“The water and sewer lines downtown were installed when Ludlow Mills was in its heyday, but were never mapped out. We needed to bring them up to code to have the ability to attract developers and all types of businesses,” Mannix said, noting that a $5 million sewer-separation project was just finished, and close to $4 million has been spent to upgrade the utilities on State Street.
In addition, new curbing, sidewalks, and lighting have been installed along a 1.5-mile stretch on East Street that runs from the bridge to Williams Street.
Although downtown vacancies were on the rise a decade ago, over the past few years new restaurants and beauty salons have been filling empty storefronts.
“We’re finally moving forward in the right direction. We’re looking to improve our downtown district and constantly looking for businesses that want to locate there,” Mannix said.
He noted that Cumberland Farms on West Street just expanded, and the one on East Street recently purchased a former restaurant next door, razed the building, and is building a new, expanded storefront.
A new solar farm is also in the planning stages. Mannix told BusinessWest that Ed Godin, who owns Ludlow Auto Salvage, has closed his decades-old family business and is turning it into a solar facility. It will be the second solar farm in town; several years ago, the Ludlow landfill was converted into a 2.7-megawatt facility by California developer Borrego Solar Systems Inc.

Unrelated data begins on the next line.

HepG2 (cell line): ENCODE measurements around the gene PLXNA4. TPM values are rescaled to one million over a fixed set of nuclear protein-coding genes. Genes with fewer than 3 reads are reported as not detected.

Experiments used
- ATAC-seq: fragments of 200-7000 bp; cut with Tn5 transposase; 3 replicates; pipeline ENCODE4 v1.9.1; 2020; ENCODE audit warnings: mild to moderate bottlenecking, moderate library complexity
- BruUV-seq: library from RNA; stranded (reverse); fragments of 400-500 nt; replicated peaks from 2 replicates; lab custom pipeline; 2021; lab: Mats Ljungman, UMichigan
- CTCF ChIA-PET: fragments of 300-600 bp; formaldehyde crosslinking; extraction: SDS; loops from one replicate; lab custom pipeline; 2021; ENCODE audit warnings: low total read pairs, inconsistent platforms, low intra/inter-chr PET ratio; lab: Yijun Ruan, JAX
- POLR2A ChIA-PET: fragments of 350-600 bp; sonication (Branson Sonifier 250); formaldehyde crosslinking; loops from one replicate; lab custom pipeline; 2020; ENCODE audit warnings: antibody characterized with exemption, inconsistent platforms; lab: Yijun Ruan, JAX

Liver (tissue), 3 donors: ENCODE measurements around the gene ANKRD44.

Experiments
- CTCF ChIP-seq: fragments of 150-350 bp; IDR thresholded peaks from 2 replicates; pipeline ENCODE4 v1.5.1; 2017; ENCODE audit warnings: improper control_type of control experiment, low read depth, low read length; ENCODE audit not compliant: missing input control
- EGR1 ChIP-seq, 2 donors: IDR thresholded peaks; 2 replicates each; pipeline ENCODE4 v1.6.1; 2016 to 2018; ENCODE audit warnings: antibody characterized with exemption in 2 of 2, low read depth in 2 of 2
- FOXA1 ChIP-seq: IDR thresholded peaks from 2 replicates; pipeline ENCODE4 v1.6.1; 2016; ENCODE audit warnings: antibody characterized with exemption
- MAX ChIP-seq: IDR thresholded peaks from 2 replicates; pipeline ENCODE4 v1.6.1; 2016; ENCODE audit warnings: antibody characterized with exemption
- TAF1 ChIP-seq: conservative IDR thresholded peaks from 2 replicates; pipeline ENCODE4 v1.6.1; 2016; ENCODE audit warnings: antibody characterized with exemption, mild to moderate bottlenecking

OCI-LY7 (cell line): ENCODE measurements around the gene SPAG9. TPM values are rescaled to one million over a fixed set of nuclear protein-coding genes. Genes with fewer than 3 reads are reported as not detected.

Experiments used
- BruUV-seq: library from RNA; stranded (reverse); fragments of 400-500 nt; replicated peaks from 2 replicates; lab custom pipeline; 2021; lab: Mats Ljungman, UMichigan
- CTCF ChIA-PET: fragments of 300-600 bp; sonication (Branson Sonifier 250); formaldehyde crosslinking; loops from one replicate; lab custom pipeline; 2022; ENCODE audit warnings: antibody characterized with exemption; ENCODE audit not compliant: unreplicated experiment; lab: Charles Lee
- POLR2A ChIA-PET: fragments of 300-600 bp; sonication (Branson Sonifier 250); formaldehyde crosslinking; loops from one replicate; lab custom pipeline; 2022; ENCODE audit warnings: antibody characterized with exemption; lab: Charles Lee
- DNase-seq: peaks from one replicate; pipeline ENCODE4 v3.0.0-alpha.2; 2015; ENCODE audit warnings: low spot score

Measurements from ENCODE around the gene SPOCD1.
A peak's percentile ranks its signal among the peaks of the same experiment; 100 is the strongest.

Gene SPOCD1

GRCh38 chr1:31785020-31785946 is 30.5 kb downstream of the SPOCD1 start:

“All of the electricity generated at the landfill is sold to the town at a substantially reduced rate; it saves us $120,000 each year,” Mannix said, adding that he is happy the land owned by Ludlow Auto Salvage will be used to generate green energy.
A new public cemetery may also become part of the landscape; the town is in the process of purchasing 40 acres next to Ludlow Auto Salvage for that purpose. The site was once home to a driving range and has been unused for about a decade.
Mannix said the purchase is important because the town’s current public cemetery will be filled in two or three years, and the new cemetery, located off Center Street or Route 20, will be large enough to last for decades.
View to the Future